Daredevil #510

The "Daredevil" title running alongside the Shadowland event has generally created better press than the event title, itself. While the overall story has swept the real Matt Murdock under the rug, we get to see all of his friends and players work within this new scene and it's interesting business.

The issue opens with a great Dakota North scene where she protects herself and Foggy from a Hand attack. I am certainly pleased to see Dakota written as the ass kicking PI, or the Hand face blowing off one as it would appear, that I know and love. It's just a shame that during this glorious action set piece we see Foggy gets nothing better to do than to cower and become wallpaper. Why he hasn't been given a gun is beyond me, unless he's being saved for the final kill on Murdock. It would be kind of poetic to have Foggy cast the death blow to end this event (though just last week I mentioned my thoughts on it being Elektra, so what do I know?).

My main gripe with this issue is the talking. Matt Murdock is evil now. I think even DC readers get it already so we don't need another roundtable discussion by his hero friends about how they should do something about it/might do something about it/will find it hard to do something about it. They already stormed the fortress, and had their pride served back to them with a side of kung fu neck kick twists so I don't know what new plan they have that will make a difference. Maybe they'll hold a hearing in Shadowland and filibuster until the Beast leaves Murdock's system and restores the world back to normal.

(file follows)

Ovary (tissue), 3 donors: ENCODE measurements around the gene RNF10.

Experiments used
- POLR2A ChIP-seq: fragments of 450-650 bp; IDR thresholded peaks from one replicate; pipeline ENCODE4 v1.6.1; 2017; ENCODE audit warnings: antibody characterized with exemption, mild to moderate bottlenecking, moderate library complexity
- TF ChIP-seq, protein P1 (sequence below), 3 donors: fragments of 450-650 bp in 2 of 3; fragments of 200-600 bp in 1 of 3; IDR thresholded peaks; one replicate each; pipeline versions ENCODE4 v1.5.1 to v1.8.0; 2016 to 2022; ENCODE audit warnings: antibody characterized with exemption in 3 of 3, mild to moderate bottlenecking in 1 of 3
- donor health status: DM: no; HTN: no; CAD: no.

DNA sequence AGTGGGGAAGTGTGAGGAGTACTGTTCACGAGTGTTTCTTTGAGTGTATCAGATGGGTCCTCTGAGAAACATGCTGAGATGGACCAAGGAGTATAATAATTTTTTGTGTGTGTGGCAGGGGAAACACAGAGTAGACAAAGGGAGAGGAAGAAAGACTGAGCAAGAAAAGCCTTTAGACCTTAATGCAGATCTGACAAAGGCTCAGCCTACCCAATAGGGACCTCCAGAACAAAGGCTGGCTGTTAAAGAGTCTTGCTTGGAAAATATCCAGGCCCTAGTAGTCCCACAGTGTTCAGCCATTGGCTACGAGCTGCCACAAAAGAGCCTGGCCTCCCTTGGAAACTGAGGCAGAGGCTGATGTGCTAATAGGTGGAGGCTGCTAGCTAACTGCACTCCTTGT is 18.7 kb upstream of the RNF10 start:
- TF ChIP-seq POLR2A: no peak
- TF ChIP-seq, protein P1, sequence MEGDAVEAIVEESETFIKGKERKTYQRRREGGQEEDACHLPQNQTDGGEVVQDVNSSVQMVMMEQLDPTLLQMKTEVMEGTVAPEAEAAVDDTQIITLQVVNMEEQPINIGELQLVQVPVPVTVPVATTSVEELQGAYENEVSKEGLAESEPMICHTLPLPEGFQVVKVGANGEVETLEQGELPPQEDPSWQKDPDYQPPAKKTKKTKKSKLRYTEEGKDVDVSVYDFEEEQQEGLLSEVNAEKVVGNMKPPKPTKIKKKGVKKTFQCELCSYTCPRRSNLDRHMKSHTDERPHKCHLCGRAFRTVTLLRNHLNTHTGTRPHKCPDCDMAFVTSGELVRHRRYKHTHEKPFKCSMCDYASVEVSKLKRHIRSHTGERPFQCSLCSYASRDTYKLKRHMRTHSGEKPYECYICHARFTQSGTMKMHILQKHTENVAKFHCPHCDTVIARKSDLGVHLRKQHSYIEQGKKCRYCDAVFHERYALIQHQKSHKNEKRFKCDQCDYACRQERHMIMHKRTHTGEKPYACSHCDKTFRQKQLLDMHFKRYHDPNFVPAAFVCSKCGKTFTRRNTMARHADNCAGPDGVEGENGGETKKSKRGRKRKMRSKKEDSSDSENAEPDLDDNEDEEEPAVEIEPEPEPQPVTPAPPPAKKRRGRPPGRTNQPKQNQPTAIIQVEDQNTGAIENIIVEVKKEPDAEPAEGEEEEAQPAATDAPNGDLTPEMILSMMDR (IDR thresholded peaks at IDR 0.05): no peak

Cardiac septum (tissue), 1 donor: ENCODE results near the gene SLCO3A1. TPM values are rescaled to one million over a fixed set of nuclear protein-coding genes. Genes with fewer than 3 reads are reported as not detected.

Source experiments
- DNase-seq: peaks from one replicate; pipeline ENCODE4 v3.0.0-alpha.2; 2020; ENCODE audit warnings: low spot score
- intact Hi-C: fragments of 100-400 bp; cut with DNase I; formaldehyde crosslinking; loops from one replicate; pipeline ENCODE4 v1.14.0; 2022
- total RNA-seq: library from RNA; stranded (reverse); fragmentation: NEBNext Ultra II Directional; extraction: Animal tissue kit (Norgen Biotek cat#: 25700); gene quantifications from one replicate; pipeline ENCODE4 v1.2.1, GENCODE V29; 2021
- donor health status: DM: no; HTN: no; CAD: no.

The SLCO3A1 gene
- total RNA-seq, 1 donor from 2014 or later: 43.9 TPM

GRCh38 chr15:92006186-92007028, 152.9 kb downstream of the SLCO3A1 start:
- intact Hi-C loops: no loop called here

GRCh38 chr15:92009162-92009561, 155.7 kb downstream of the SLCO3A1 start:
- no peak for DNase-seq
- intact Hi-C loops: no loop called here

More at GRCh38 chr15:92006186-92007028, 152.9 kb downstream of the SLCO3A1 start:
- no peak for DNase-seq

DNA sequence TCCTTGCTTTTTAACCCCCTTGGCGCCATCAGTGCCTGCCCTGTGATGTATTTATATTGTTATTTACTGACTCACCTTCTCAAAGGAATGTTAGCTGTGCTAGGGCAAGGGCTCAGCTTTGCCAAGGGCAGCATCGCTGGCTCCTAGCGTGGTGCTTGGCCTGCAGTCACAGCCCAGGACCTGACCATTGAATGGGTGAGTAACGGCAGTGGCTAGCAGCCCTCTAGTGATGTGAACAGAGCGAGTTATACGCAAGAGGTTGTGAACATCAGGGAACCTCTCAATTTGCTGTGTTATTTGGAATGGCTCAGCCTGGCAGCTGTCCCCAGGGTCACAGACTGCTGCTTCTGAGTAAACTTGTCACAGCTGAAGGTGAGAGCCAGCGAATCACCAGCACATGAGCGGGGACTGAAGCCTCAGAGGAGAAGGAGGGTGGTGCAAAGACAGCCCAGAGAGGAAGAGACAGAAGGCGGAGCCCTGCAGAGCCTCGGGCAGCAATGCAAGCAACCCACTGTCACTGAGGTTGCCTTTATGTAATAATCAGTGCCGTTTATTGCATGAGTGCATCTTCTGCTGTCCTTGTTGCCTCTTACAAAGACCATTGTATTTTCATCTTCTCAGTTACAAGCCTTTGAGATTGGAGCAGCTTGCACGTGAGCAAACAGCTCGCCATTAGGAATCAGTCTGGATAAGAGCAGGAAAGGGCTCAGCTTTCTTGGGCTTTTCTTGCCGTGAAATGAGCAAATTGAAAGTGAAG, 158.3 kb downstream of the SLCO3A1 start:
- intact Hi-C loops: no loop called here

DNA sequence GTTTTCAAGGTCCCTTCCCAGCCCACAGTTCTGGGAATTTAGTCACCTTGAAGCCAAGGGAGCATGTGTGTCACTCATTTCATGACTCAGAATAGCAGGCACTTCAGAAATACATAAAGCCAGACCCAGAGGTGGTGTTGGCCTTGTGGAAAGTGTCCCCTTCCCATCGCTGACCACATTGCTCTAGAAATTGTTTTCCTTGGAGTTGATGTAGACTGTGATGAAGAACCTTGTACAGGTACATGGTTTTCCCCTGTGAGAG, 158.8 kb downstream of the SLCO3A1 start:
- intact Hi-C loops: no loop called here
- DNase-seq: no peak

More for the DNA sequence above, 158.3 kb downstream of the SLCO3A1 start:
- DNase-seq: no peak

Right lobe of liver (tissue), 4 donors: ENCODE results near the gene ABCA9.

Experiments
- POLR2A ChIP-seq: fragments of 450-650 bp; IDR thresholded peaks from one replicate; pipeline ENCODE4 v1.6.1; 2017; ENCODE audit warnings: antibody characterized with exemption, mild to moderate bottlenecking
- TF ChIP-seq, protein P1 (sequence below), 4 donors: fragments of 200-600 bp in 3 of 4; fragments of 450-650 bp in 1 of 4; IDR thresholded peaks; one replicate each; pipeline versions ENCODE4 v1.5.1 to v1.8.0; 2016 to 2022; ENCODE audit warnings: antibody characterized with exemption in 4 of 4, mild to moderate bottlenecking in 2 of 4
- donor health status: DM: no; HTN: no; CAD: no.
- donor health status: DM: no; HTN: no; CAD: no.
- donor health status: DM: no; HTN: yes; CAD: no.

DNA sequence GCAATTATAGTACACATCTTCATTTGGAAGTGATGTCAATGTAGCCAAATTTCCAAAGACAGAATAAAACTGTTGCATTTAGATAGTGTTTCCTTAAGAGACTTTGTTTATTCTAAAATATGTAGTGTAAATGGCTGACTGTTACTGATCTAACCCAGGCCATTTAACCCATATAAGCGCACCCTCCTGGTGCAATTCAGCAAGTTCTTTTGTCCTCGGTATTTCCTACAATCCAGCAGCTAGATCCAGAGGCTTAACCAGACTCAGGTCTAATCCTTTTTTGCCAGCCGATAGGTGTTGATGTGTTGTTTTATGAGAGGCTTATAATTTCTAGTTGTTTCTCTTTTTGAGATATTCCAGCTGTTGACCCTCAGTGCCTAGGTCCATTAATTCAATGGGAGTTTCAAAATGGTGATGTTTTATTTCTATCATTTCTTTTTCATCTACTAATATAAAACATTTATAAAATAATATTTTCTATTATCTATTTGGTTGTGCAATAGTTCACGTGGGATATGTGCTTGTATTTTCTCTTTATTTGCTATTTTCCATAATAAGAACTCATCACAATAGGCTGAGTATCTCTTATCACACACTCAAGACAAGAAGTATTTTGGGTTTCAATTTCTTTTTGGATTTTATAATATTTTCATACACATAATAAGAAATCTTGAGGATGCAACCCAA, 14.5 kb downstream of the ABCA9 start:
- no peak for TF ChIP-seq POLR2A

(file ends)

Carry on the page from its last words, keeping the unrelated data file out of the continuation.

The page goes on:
There's some awkward exposition in many of these scenes. Everyone is very clear to state exactly what they think and what they're doing. It drags far too much of the pacing down. It's quickly explained that Hell's Kitchen is somehow being infected by the insanity of this whole affair. While the dialogue is on the nose, it does lead to a great scene where Foggy and Dakota are attacked and separated within a looting crowd. The page by Checcheto has a masterful sense of panic and an overwhelming drowning sensation.

Ever notice how it's always Wolverine who gets put into the situation that would easily kill anyone else? That's because it's safe to put Wolvie there. The end of this issue, which feels stronger than it really is, pulls a similar comic trope. It's a shame, though it should set up a final act for a character that has played far too complicit a role in Shadowland so far.

Despite itself, at times, this issue holds enough to make it more than worth buying and it's certainly miles above the overblown spectacle that is the Shadowland title. I'll be happy when/if this segues into a Foggy and Dakota ongoing. Now that I'd buy.

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